Kentucky is the ‘Happy Hunting Ground’

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By Rick Rand

With Labor Day in our rear-view mirror, and hopefully the brutally hot weather as well, most of us are understandably looking forward to fall.

Interests may range from football to festivals, but getting ready for hunting season or casting a line in the nearest lake or river ranks high on the list for many.  Native Americans called Kentucky the Happy Hunting Ground for a reason, and now more than ever, there is no shortage of people who love getting outdoors.

Proof of that can be found in the nearly one million licenses sold for sporting activities last year, a number that doesn’t include children who are exempt or those who legally hunt or fish on their own property.

According to the Kentucky Department of Fish and Wildlife Resources, these outdoor sports bring in a significant amount of money into our economy.  Those visiting from other states alone account for more than $100 million each year.

Wildlife-related recreation supports nearly 34,000 jobs, and more Kentuckians hunt and fish than play golf and tennis combined.

In an effort to preserve the rights of those who want to see that outdoor spirit maintained for generations to come, many of my colleagues in the Kentucky House of Representatives and I are supporting a constitutional amendment that would give voters the opportunity to enshrine these rights in Kentucky’s constitution.

This legislation, unveiled last week in the House chamber, will be discussed during the 2011 Regular Session, and would be on the ballot in November 2012 if it passes the legislature.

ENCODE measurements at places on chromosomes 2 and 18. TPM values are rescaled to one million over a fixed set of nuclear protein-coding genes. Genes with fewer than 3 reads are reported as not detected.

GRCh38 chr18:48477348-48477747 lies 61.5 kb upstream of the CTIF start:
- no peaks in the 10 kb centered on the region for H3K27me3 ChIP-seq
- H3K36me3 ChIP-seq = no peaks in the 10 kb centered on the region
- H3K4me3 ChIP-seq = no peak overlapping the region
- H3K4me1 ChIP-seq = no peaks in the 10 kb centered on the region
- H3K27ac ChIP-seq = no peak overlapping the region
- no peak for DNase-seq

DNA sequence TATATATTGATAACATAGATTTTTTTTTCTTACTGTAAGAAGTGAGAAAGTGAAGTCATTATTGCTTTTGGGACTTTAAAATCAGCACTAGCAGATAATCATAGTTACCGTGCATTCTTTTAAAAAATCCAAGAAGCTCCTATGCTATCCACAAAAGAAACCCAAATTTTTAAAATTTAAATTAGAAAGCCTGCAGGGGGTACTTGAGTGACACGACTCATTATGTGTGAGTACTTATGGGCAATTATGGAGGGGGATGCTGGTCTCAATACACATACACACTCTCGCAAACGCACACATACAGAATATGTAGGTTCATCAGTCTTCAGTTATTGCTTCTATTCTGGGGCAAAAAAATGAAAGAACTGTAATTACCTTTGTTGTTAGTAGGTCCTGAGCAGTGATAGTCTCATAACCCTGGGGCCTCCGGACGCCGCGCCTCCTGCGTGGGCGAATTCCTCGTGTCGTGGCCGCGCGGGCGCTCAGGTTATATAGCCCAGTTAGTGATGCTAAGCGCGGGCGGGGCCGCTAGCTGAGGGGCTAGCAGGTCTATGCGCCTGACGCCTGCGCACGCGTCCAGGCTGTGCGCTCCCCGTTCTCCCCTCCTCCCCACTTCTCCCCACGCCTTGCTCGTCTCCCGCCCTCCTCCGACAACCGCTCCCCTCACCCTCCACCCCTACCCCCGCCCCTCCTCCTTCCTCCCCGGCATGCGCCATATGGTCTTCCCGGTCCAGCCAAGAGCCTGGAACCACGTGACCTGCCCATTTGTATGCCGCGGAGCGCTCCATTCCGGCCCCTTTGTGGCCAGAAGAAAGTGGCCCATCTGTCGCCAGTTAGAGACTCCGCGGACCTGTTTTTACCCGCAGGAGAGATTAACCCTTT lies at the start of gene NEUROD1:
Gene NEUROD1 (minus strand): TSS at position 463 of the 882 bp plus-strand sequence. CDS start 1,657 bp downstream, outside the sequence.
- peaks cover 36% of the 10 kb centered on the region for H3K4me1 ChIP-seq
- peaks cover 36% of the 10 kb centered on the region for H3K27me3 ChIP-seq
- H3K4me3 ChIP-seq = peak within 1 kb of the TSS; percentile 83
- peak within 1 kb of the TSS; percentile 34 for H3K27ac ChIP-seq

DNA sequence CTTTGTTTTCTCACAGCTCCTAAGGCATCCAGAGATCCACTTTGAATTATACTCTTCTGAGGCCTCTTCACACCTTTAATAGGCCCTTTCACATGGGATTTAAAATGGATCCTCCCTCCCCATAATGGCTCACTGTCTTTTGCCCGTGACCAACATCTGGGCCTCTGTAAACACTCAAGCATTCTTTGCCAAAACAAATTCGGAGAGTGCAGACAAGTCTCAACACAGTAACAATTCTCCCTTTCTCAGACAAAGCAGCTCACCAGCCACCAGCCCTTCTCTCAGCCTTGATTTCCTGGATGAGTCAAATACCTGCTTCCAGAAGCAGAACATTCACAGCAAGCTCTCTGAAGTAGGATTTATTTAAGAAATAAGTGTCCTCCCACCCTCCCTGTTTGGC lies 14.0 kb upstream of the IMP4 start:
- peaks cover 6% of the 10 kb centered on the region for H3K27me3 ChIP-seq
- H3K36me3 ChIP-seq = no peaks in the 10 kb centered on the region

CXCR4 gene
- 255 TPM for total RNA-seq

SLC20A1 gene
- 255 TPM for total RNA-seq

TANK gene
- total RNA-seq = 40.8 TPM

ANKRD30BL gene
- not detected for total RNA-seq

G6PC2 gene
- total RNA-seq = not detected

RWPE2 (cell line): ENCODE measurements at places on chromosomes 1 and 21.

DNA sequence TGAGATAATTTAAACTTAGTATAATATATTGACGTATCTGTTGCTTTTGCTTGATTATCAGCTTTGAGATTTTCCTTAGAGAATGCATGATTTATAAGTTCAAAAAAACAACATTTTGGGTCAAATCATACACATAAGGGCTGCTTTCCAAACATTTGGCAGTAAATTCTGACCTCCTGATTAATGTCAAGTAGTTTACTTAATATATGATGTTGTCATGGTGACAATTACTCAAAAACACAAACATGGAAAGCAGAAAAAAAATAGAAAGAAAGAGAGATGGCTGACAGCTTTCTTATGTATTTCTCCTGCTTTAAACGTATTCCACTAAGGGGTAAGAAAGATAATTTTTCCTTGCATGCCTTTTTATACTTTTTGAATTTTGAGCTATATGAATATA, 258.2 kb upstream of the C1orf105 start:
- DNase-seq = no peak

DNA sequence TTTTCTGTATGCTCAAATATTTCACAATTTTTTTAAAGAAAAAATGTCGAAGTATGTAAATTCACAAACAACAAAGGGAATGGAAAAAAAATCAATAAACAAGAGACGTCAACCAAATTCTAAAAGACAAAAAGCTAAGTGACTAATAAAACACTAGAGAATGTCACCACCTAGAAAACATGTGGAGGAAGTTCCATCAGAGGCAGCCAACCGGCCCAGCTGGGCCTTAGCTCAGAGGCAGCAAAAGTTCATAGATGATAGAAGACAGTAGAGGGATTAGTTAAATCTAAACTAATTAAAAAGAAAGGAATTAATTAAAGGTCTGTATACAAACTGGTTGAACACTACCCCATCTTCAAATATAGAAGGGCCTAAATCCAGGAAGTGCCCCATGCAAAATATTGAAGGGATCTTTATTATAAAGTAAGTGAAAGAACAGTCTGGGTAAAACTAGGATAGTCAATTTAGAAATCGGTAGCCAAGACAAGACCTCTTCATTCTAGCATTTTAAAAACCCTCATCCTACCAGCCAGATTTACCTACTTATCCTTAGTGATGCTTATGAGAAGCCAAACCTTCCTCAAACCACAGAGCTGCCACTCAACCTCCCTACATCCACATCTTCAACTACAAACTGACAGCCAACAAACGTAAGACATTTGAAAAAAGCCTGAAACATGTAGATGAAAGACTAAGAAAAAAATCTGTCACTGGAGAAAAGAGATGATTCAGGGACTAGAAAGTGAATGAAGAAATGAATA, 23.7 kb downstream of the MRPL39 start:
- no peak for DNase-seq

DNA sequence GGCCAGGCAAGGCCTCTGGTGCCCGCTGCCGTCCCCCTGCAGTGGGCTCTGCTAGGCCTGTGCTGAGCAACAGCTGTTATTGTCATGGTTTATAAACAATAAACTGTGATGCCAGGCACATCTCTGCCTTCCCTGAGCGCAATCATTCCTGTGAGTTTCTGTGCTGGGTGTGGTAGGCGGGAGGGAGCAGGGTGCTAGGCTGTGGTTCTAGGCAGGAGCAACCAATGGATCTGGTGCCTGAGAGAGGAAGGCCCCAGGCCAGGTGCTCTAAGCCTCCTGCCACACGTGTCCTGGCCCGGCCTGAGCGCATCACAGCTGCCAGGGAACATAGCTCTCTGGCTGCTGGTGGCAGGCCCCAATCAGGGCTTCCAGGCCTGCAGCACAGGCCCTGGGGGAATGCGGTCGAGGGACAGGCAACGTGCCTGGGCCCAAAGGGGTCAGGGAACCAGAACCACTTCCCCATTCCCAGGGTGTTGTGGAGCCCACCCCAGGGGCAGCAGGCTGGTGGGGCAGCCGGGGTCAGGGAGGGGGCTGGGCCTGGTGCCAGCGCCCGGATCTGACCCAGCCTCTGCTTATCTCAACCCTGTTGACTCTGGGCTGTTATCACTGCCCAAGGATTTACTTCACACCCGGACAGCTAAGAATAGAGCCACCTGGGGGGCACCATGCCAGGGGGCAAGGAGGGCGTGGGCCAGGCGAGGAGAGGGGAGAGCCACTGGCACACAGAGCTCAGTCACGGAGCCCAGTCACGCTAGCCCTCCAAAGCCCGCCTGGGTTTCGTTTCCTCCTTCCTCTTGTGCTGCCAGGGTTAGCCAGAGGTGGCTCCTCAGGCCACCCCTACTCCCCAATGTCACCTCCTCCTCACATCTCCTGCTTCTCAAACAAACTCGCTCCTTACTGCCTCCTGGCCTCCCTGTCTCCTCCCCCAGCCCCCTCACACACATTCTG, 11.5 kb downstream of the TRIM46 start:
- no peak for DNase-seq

If approved, it would have no effect on current laws that regulate hunting and fishing, such as length of seasons or licensing requirements.  It would, however, re-affirm their importance by adding another layer of protection that applies statewide.

This amendment mirrors similar constitutional language already found in a dozen other states, and four more, including Tennessee, could be added this fall if voters agree.  That’s likely to not be a problem; in Oklahoma’s case, for example, the amendment drew the support of 80 percent of those voting.

While it may have been quite some time since most families had to depend on hunting and fishing for their next meal, these activities still play crucial roles in our lives by helping to keep the populations of certain species in proper balance while also preserving a significant amount of land for generations to come.

With the aid of license fees, the Department of Fish and Wildlife Resources is able to either own or help maintain well over a half-million acres while stocking our lakes, rivers and streams with about four million fish each year.

Hunters, meanwhile, continue to see strong results.  There are expected to be about 120,000 deer harvested this year, and the 36,000 wild turkeys taken during the 23-day spring season was 24 percent higher than in 2009.  That number would have been even higher if not for a period of poor weather.

It has been a dozen years since Kentucky re-introduced elk within its borders, and now their numbers are estimated at 10,000.  This growth has proven to be especially popular among hunters, since about 45,000 people from across the country apply for the 800 to 1,000 permits the Department of Fish and Wildlife Resources now makes available each year.

For those who may need two more examples that hunting and fishing is popular here, consider that “Kentucky Afield,” which began in 1953, is the nation’s longest-running outdoor show and the Department’s “Archery in the Schools” program can now be found in 850 schools, giving our students a wonderful opportunity to learn a sport that rewards patience and poise.

I will of course keep you updated on the progress of our constitutional amendment once the legislative session begins.  In the meantime, if you have any thoughts about this or other issues involving state government, please don’t hesitate to contact me.  Should you want to write, my address is Room 366B, Capitol Annex, 702 Capitol Avenue, Frankfort, KY 40601.

You can also leave a message for me or for any legislator at 800-372-7181.  For those with a hearing impairment, the number is 800-896-0305.

I hope to hear from you soon.